The New Forest offers one of the most intact networks of linked wetland habitats in Europe, of global importance. In a classic win-win situation the wetlands provide valuable grazing in summer droughts, retaining water all year round, and grazing by commoners’ livestock maintains the health of the ponds, mires and streams across the New Forest landscape.
The system of pastoral grazing and the very limited intrusion of enclosed farmland has created an area of extraordinary water quality and biodiversity. The New Forest is special for its living waters, in its seasonal and permanent ponds, streams and rivers. It is one of just a handful of locations left in Britain that still offer a home to the fairy shrimp, with an exceptional life-cycle in the seasonal ponds dotted around the Forest, that provide water sources for the grazing livestock and in which the livestock provide just the right level of nutrient for the fairy shrimp. You can find out more about this fascinating species from the Freshwater Habitats Trust, which has led on a range of projects within the New Forest. In 2016 the Trust conducted a Forest-wide water survey, declaring the New Forest “a clean water gem” from the results. Whereas surveys in other catchment areas had revealed 70% of samples to be polluted, in the New Forest some 74% revealed no nutrient pollution. The Trust concluded that:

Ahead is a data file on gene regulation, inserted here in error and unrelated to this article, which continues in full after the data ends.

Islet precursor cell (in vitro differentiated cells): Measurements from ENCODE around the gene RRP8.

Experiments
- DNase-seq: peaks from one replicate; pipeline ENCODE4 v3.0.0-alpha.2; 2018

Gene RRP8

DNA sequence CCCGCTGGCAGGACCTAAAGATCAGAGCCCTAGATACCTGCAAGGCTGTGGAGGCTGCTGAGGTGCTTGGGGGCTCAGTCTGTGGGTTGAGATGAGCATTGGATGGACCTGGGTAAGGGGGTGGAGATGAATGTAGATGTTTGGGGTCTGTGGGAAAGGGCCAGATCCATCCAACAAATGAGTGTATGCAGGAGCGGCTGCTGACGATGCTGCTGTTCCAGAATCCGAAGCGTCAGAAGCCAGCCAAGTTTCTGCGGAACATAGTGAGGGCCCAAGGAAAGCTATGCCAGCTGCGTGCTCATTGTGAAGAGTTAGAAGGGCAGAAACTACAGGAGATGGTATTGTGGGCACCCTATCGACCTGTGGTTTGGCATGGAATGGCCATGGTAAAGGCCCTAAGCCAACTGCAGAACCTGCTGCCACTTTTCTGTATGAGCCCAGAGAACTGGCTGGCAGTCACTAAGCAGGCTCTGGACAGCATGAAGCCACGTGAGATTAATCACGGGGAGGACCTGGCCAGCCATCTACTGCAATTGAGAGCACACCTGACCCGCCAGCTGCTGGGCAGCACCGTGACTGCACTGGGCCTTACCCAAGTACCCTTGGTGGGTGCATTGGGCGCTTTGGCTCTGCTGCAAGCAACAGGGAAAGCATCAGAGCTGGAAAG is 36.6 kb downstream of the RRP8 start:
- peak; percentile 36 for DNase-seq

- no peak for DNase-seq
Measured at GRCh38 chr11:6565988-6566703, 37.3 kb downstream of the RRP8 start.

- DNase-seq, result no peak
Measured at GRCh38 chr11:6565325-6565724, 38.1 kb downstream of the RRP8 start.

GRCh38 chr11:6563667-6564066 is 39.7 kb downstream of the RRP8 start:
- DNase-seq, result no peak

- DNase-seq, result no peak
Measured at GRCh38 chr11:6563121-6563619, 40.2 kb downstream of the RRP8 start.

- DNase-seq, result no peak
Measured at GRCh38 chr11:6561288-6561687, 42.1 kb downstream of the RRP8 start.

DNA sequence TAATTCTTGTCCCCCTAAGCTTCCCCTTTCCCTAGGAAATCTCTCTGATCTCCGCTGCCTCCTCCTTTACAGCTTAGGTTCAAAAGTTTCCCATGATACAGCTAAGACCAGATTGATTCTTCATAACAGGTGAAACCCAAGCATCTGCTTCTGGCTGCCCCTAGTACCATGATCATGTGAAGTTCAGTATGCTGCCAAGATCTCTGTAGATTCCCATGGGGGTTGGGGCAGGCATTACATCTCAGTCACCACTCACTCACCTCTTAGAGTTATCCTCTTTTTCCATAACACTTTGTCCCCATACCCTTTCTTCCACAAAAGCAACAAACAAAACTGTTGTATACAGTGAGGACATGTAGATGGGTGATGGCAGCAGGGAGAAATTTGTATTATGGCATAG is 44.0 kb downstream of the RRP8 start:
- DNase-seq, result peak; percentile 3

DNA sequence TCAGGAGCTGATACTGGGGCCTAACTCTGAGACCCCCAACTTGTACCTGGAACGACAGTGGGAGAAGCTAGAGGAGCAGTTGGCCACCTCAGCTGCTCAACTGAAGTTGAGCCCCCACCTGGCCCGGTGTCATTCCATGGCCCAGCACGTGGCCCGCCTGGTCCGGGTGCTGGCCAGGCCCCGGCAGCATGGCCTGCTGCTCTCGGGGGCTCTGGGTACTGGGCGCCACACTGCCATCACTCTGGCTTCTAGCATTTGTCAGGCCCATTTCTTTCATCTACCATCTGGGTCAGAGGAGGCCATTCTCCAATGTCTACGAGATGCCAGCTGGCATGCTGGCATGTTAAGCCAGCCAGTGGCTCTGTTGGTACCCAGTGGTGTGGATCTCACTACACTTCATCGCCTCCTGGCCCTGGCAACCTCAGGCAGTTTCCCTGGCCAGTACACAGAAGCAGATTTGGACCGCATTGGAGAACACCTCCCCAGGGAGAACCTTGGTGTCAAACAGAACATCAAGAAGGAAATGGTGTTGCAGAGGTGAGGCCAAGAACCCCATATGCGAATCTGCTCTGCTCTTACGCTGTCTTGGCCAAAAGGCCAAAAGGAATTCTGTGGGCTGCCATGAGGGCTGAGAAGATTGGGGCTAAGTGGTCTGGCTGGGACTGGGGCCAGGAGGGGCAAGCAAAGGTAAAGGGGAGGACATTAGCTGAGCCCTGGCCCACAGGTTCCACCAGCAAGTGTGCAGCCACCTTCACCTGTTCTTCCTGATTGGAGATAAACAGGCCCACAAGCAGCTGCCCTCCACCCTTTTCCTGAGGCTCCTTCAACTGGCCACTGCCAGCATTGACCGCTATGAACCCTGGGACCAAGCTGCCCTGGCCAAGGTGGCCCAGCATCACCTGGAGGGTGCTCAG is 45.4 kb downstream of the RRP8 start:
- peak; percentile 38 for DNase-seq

“The traditional management for hundreds of years and its multiple conservation designations has been a shield to much pollution in the New Forest. This has meant that it has remained generally much less polluted than most of the English countryside; a clean water gem”.
The retention of natural grazed heaths and uncultivated soils maintains a system of natural flood management, that is now largely absent elsewhere in Britain. The absence of ploughing and planting mean that soil fertility is stable. This and the retention of a range of plant cover. combined with traditional grazing patterns ensures that water run-off and erosion are much more limited than otherwise would be the case.
Soils that are also unpolluted by fertiliser continue to support an exceptional biodiversity. The avoidance of the use of Ivermectin wormers in livestock grazing the New Forest and the availability of dung all year round throughout the Open Forest has meant that New Forest soils continue to benefit from the industrious activities of the dung beetles, otherwise threatened with extinction due to habitat loss and chemical contamination.
2010 saw the start of the 10-year Verderers Higher Level Stewardship (HLS) Scheme, funded under the EU Common Agricultural Policy (Cap). for the Crown Lands of the New Forest. The Commoners Defence Association is proud to sit on the Board of this, England’s largest agri-environmental scheme, alongside partners from the Verderers, Forestry Commission, National Park, and Natural England. Wetland restoration forms an important part of this huge scheme, and is transforming the quality of New Forest streams and mires. In previous centuries the New Forest was drained, with streams straightened and ditches dug, to support agricultural and forestry production. The HLS is now enabling stream meanders to be restored and mires protected. So far some 10 miles of past drainage damage has been repaired, and four miles of stream restored to natural meanders in 2018 alone.